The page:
However, HTML5 is now universally supported on major mobile devices, in some cases exclusively. This makes HTML5 the best solution for creating and deploying content in the browser across mobile platforms. We are excited about this, and will continue our work with key players in the HTML community, including Google, Apple, Microsoft and RIM, to drive HTML5 innovation they can use to advance their mobile browsers.
Sources: ZDNet, Adobe Blog
quote: Flash 11 is essentially the final hurrah. They did everything they wanted to do. Full hardware acceleration across all platforms. 64 bit support. Small footprint. Low CPU and power usage. Ridiculous 3D capabilities.Obviously they can further improve on the engine if they wish, but transitioning to HTML5 is a sensible move. It needs a lot of work but once perfected, HTML5 will simply work throughout everything without Adobe having to waste time developing and tailoring to every platform.
quote: We know from painful experience that letting a third party layer of software come between the platform and the developer ultimately results in sub-standard apps and hinders the enhancement and progress of the platform.
quote: In Flash Player 10.1, H.264 hardware acceleration is not supported under either Linux or Mac OS X. Linux currently lacks a developed standard API that supports H.264 hardware video decoding, and Mac OS X does not expose access to the required APIs. The Flash Player team will continue to evaluate adding hardware acceleration to Linux and Mac OS X in future releases.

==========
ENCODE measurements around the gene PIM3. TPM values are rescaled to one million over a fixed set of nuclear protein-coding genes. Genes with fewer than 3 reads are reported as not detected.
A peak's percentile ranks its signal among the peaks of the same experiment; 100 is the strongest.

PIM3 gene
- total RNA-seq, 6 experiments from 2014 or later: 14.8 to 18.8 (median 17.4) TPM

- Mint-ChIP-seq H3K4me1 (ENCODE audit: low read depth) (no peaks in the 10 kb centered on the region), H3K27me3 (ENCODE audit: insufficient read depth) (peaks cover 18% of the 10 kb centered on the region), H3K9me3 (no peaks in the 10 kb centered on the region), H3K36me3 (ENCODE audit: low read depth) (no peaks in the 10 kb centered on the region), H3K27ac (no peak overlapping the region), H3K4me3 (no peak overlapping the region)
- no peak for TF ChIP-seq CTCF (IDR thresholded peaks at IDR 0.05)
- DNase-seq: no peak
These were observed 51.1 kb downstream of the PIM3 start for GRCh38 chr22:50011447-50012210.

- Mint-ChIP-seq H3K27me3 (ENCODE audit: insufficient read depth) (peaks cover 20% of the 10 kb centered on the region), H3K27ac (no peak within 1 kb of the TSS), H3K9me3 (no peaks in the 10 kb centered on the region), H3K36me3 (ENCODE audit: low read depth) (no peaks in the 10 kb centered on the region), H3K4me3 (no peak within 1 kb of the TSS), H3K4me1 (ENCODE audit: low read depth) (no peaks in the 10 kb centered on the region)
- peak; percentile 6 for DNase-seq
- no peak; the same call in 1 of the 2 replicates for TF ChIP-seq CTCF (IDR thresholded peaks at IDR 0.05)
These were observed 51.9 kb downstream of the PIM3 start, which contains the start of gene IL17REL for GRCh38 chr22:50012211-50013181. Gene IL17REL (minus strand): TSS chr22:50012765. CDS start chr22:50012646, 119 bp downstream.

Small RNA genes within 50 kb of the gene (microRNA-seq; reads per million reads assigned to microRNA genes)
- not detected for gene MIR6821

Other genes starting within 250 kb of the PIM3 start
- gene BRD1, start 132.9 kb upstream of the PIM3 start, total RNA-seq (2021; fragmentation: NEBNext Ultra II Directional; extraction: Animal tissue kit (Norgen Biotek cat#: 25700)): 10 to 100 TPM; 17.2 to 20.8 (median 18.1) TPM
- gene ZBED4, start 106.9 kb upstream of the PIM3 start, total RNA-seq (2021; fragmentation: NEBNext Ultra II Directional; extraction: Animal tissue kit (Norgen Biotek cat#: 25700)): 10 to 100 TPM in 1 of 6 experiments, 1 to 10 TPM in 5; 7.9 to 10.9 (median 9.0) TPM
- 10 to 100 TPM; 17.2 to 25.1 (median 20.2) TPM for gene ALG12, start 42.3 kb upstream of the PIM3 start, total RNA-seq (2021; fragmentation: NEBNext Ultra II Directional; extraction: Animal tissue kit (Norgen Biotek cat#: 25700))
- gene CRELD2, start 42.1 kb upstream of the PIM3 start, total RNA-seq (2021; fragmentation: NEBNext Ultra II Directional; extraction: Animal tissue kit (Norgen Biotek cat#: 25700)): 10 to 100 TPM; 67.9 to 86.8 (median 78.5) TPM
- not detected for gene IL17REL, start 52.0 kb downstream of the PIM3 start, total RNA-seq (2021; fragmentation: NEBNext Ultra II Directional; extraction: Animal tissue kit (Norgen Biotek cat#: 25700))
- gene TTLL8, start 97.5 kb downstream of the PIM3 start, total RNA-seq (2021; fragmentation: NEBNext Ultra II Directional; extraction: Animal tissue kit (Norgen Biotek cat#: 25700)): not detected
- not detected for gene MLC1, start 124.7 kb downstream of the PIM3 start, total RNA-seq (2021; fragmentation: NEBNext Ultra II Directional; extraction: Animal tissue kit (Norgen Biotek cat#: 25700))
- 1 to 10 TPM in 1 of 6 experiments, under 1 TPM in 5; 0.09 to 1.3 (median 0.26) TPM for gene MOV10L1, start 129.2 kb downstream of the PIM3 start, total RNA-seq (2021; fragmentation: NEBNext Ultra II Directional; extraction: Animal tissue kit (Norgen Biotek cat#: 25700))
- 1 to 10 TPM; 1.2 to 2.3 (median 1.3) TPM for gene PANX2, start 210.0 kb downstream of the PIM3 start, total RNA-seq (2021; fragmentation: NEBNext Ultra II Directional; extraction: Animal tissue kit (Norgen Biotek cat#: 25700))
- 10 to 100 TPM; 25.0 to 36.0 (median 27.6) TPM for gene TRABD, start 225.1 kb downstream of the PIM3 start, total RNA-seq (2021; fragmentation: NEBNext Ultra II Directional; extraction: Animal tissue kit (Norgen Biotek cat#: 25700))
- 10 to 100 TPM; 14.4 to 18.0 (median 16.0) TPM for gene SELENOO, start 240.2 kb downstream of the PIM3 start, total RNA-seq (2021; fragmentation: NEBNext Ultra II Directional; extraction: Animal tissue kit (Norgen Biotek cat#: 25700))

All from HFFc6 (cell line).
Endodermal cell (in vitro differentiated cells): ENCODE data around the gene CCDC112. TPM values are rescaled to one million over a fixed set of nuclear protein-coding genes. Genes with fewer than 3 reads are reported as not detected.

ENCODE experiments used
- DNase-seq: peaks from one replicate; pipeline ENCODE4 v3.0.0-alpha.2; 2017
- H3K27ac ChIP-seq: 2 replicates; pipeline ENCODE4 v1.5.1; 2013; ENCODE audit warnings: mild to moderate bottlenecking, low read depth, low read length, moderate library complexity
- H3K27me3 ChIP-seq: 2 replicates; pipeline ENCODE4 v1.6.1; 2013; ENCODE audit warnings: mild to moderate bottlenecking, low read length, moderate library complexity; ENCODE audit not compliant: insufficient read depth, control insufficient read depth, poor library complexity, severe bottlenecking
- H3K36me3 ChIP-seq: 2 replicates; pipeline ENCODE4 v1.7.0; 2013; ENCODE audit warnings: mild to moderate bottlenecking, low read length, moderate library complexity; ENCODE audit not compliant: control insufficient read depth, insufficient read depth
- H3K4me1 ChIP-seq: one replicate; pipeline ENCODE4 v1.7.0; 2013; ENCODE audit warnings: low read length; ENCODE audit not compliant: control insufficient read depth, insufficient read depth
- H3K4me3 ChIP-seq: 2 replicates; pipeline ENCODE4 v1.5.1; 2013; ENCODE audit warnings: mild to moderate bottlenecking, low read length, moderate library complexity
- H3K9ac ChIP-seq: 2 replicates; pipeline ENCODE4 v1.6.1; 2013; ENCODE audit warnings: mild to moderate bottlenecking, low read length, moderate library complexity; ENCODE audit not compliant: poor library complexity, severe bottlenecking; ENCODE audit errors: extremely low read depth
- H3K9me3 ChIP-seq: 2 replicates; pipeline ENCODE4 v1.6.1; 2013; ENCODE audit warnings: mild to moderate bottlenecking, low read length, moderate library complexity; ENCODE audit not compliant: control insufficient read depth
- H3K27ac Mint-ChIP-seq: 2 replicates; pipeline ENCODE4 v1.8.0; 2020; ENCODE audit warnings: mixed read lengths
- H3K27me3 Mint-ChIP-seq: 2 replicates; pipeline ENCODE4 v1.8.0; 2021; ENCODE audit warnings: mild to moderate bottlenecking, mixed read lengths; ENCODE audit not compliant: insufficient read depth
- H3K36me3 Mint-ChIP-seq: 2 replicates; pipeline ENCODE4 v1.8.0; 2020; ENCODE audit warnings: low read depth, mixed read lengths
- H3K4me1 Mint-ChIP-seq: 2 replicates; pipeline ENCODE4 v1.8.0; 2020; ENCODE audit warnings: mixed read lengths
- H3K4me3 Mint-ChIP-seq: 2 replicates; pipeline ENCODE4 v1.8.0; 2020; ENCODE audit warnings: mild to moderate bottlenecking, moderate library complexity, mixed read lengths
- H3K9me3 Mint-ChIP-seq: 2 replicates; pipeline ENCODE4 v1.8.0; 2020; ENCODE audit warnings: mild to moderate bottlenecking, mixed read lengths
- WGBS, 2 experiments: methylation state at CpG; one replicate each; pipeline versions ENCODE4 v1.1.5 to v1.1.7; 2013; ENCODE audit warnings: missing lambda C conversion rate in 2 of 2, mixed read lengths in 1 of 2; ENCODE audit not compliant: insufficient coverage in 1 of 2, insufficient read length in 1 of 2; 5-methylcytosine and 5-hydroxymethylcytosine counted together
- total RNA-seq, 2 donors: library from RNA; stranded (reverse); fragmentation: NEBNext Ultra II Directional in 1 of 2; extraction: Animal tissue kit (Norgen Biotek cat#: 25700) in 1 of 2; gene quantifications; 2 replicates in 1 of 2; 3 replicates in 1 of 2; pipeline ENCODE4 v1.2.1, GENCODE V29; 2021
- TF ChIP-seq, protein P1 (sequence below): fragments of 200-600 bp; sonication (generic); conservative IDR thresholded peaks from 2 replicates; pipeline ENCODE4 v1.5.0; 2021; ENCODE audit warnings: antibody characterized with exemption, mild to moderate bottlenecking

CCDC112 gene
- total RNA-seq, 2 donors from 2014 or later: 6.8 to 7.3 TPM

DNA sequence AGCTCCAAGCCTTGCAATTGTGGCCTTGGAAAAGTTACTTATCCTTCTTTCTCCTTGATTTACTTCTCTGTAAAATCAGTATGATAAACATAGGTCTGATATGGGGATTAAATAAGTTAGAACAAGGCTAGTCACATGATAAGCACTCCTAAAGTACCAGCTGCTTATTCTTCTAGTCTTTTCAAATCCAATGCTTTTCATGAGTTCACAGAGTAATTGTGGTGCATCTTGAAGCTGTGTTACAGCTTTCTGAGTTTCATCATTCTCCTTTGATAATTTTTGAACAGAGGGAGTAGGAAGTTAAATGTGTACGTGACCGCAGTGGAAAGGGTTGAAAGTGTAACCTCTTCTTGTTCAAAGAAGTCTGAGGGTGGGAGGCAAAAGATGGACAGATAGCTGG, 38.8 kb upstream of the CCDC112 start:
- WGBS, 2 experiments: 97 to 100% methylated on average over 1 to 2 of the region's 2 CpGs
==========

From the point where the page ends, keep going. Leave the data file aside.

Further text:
quote: In analyzing the results of the tests, Ozer determined that the key to better Flash performance was dependent upon whether or not it could access hardware acceleration. This feature, launched in Flash 10.1, allows the plugin to use the graphics processing unit (GPU) on some computers to decode video. Depending on the video card and drivers, (NVIDIA, AMD/ATI and Intel offer products that support this), the video decoding process in Flash 10.1 can now work for all video playback, not just full-screen playback as was available in Flash 10.0.Here's what this all means in layman's terms: Apple isn't allowing Flash to become more efficient on their Mac OS X/Safari platform (or their iPod/iPhone/iPad one, either) by not providing the access to the hardware it needs to reduce its CPU load. Adobe is waiting and watching to see if they do, but, as Ozer says "the ball is in Apple's court."
quote: Nobody in their right mind is going to make a website that works on desktops but doesn't work on tablets or cell phones, especially when there's an easy way (HTML5) to make a website that works on both.
quote: Microsoft may join in decisions to drop proprietary plugins with an exit from Silverlight, insiders mentioned later on Tuesday. Silverlight 5, expected to be finished by the end November, is said by Microsoft partner contacts for ZDNet to be the last-ever version. It might not get any minor updates and may even go without any support beyond Internet Explorer for Windows, backtracking on claims of cross-platform support.
quote: Apple has made it a point to completely ignore Flash for mobile devices and it appears that Adobe has finally gotten the hint that open standards are the way of the future.
quote: This means that the numerous Android devices out there that rely on Adobe's Mobile Flash Player plugin will no longer receive feature upgrades. Users can only now expect the occasional security update to fix vulnerabilities.
quote: Looks like this is the end for mobile Flash. We should all celebrate. Mobile Flash was mostly a poor experience and is being replaced by open standards. Who in their right minds (other than Apple phobes) could dislike this development? Apple should be congratulated for leading the push to move beyond Flash but mostly we should just forget about Flash and move on.
quote: Celebrate? Seriously?